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I'm stuck on a question that was given to me on a list of problems. It's to do with the fibonacci sequence such that if I have the $a=f(n)$ and $b=f(n+1)$ of a sequence that is a fibonacci sequence, find the 1st and 2nd term of that sequence. I'm not given the value of $n$.

Initially I thought that perhaps using a generalisation formula could be used to find n, and then extrapolation the answer from there but honestly I'm stuck where to even begin. I'm using python to program the solution

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If you're not given any information on the starting values or $n$, it's impossible to extrapolate what term of the sequence you're in.

For example, suppose you're given $(50, 85)$. Who's to say that these aren't the starting terms? The starting terms could have also been $(35, 50)$, or $(15, 35)$, or whatever else. All of these answers are equally valid without further exposition.

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As Michael Tong indicates, the question as stated has no unique solution. There is no way to tell that the given pair of numbers aren't themselves the seed.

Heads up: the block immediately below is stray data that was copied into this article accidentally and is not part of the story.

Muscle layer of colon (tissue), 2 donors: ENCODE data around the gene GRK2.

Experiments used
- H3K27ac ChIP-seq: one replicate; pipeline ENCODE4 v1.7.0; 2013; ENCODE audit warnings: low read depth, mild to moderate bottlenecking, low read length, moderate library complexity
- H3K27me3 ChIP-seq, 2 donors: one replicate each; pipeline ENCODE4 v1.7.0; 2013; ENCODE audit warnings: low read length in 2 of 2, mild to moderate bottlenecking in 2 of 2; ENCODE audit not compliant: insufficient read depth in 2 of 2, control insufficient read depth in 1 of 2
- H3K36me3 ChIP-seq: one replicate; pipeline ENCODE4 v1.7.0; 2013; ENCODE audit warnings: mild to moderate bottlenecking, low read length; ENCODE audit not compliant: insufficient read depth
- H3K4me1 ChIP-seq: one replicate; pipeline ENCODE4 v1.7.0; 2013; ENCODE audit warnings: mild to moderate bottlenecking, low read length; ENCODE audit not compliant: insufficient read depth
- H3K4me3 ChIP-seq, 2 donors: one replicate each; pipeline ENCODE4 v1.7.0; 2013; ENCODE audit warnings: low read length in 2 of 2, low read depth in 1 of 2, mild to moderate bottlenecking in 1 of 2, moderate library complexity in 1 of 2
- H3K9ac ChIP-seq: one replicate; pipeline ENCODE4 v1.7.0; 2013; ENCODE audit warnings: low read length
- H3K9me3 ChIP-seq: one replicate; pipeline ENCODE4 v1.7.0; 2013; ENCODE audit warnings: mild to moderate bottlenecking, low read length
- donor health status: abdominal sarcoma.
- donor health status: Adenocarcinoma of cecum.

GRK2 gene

However, one might resolve that by asking instead for the smallest seed terms that are positive. Then, one can answer that by working backwards. For instance, starting from Michael's example of $(50, 85)$, we get $(35, 50)$, then $(15, 35)$, then $(20, 15)$. Working further back would yield $(-5, 20)$, which contains a non-positive number, so we can stop with $(20, 15)$.

It is not difficult to show that if one starts with $(a, b)$ with integers $b > a > 0$, this process must terminate.

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  • $\begingroup$ I knew a there'd be a glaringly obvious solution thank you $\endgroup$ – nash Jul 26 '16 at 18:17
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Since you are trying to program a solution into Python, I assume you're looking for an algorithm to find the successive possible elements backwards from $a$ and $b$. Using the Fibonacci sequence definition: $$f(n+1)=f(n)+f(n-1)$$ $$f(n-1)=f(n+1)-f(n)$$ $$c=b-a$$ Having found $c$ you set $b\leftarrow a$ and then $a\leftarrow c$ and repeat the process until the stopping criterion is met. This criterion might be reaching a negative number for example.

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If you knew $n,$ this would be solvable as follows. Let $F_k$ denote the $k^\text{th}$ Fibonacci number. Then

$$f(1) = (-1)^{n+1} (a F_n - b F_{n-1})$$ and $$f(2) = (-1)^n (a F_{n-1} - b F_{n-2}).$$

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